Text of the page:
“He’s in the pool!” Jill shrieked.

“What?” Jacob's insides began to squirm.

“He’s in the fucking pool! Help me!”

Only then did Jacob look toward the centre of the pool and see what appeared to be a small bundle of floating clothes. For a short second the unravelling horror set his feet in concrete, but then he bounded forward in great unthinking steps, vaulted the fence and dived in. As he lurched to the edge of the pool with his child cradled in his arms, he stared at Jill’s face and wondered which water drops were rain and which were tears.


“The gate was closed.”

Their friends, relatives and the minister had filed away, leaving only Jacob and Jill on the temporary bench at Brock’s gravesite. The clouds that had dulled the sky since Sunday morning were finally breaking up, affording everything an unseasonable autumnal glow.

“It can’t have been,” Jacob said. He felt like he was pumping at a car’s brakes even though he knew they were cut. “There’s no way he could have climbed over or through.”

“I’m not suggesting he did.”

“Then what are you suggesting?”

“You know what I’m suggesting,” Jill said, her voice suddenly electrified. “The minute you had him out of the water that latch popped open.”

“It was just a coincidence. You were in a panic and you weren’t lifting it properly.”

“That is not what happened.”

“It’s an inanimate object. Get hold of yourself, Jill."


“Do you want me to make you something?” Jacob asked.

Jill shook her head. She was sprawled on the lounge, holding a sleeping Mark to her breast. It was her final day of bereavement leave and she had spent nearly all the others in a similar position, her face slack, her eyes glazed.

Jacob carefully prepared a ham and tomato sandwich, cutting it into four small triangles. He considered sitting beside his wife to eat his lunch, but instead took his plate out to the front porch and sat on the bench.


Throughout the week Jacob braced himself for his wife’s inevitable plea go on the run from the fresh, hurtful memories, but it turned out to be quite evitable after all. She simply threw herself into work the way a suicide might throw herself off a cliff, setting her alarm for six in the morning and not arriving home until dark, leaving Jacob to pick up Mark from the crèche each evening. He worried over the charcoal patches spreading out beneath her eyes, but they were better than the dead stare she had worn in the days following Brock’s passing.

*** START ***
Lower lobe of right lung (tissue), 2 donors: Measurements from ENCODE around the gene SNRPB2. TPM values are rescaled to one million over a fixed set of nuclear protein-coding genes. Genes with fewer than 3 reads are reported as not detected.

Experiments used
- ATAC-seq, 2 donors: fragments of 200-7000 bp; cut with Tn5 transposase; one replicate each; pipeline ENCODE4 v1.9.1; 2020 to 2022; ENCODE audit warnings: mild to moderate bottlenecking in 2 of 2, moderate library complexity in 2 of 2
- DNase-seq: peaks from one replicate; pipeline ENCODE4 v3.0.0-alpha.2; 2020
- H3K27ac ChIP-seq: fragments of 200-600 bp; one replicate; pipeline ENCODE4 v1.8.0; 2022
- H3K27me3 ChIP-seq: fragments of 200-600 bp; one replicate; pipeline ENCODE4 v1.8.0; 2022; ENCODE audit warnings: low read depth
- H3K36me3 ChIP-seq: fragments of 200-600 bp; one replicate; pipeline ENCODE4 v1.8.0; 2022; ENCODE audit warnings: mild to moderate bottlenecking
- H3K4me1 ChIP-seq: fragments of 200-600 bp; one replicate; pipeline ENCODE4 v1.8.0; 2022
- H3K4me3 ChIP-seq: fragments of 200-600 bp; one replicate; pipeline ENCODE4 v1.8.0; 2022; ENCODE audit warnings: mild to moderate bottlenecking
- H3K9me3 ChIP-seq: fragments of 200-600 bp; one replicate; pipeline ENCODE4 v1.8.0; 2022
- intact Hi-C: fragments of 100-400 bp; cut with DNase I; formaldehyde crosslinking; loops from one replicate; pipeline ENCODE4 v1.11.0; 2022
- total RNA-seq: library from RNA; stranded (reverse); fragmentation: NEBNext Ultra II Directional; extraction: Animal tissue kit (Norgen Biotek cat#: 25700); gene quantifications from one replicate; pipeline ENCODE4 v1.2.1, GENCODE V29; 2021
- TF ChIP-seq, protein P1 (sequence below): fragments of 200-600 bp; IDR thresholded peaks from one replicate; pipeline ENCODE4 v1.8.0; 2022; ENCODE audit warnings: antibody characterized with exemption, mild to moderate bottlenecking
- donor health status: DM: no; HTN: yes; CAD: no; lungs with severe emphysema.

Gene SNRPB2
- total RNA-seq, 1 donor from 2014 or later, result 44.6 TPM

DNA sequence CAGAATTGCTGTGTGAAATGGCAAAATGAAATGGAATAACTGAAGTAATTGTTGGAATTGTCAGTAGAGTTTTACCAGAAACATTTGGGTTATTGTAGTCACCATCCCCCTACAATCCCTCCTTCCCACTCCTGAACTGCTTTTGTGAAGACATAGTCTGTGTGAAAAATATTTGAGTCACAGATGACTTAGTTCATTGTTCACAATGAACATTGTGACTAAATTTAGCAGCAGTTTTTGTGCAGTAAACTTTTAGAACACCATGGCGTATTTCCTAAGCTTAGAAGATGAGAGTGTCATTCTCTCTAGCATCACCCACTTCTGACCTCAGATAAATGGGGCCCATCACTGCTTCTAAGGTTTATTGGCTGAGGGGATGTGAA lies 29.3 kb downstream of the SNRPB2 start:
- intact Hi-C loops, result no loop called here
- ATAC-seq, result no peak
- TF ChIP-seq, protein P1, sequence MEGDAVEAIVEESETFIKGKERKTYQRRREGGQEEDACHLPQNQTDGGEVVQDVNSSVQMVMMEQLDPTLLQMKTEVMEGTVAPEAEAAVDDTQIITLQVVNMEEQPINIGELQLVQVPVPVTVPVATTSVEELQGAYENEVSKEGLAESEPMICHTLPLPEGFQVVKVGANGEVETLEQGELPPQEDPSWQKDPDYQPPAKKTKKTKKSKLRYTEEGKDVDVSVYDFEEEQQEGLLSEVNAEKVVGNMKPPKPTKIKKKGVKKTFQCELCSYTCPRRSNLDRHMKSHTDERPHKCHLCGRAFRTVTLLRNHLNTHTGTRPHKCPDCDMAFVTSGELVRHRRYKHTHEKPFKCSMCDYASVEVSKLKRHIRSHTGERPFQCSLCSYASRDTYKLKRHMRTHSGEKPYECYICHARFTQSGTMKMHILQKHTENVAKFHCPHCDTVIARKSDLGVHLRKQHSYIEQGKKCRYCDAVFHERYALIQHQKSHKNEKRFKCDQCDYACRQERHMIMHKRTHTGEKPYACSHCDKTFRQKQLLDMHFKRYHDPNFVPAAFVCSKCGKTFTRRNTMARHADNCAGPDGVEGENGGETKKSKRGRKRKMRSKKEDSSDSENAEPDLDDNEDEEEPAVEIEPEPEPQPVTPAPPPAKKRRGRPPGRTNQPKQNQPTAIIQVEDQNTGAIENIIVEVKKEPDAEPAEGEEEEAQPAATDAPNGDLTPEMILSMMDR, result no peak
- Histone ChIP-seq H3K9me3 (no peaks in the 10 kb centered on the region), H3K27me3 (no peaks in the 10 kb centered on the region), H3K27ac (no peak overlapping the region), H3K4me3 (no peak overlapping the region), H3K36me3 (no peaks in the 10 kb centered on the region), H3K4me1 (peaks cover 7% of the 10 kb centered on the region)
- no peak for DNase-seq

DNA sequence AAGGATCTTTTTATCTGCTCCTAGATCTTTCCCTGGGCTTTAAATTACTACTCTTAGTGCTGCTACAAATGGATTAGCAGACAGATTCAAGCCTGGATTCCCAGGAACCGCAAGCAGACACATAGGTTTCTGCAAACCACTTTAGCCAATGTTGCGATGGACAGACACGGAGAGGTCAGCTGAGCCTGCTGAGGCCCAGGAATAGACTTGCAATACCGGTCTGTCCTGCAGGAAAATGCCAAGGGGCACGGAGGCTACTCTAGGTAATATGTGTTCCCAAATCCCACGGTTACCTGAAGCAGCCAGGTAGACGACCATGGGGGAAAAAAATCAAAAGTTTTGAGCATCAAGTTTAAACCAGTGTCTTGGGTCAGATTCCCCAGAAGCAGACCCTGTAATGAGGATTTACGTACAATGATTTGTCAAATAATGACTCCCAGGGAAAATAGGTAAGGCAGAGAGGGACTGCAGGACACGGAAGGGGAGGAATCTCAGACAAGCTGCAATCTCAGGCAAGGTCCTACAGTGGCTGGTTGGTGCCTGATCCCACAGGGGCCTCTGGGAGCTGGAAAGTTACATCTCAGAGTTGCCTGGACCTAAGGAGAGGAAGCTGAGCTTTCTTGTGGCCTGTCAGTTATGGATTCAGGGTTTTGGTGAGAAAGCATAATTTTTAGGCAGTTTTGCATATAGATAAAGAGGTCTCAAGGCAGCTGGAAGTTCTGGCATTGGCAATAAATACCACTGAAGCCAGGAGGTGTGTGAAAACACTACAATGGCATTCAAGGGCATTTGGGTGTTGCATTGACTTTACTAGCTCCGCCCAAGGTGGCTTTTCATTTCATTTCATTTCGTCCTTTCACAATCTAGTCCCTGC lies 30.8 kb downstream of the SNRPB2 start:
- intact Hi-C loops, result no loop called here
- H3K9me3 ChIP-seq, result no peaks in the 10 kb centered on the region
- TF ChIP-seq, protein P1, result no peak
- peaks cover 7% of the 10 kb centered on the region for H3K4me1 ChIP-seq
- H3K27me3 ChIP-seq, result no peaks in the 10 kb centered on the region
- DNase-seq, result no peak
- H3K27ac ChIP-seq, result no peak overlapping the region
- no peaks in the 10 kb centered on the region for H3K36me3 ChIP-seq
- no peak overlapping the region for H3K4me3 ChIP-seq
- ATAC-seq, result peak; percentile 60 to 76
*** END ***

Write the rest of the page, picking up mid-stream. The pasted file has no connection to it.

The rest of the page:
Jacob woke early on Saturday morning, and clad in a pair of shorts, sat on the poolside deckchair, admiring the water’s flat tranquility. Could the final embers of Brock’s life have really been snuffed out in this idyllic setting? Life was not prejudiced in that way, he supposed. Lethal jellyfish floated invisibly in crystal tropical waters and deadly spiders crawled camouflaged around the lushest of South American rainforests. Death and beauty were not just acquaintances; they often walked hand in hand.

Jill emerged sometime later with Mark in her arms. She looked healthier than she had in weeks and for some reason this set off faint alarm bells in Jacob’s brain. “Mum’s offered to take Mark off our hands for a few hours,” she said. “I’m going to drop him off and then go shopping. You don’t want to come, do you?”

Jacob shook his head, then returned his gaze to the show of brilliant fireflies dancing around on the blue diamond screen before him. He expected some sort of reproach, but apparently Jill’s sudden attack of high spirits had offset her usual consternation at his behaviour. She walked back inside like a passive doe disappearing into forest shadows.

By midday Jacob’s unprotected skin was burnt a light shade of crimson and his unfed belly had begun to growl its displeasure. Stroking around in the pool would alleviate the first problem but not the second, so with reluctance he got up and walked inside, removing his sunglasses and wiping sweat from his eyes. Once in the kitchen he couldn’t decide whether he wanted breakfast or lunch, oscillating back and forth several times before landing on lunch. He threw together a sandwich and sat on the lounge to eat, staring at the television but not really watching it. Not long after he had finished his meal, the comfortable coolness of the house and his stress burden caught up with him. He fell asleep with his plate in his lap.


Jacob heard the splash through a black blanket of sleep and drifted upwards into wakefulness. He sat up with a jerk that hurt his spine and cried out “Mark!”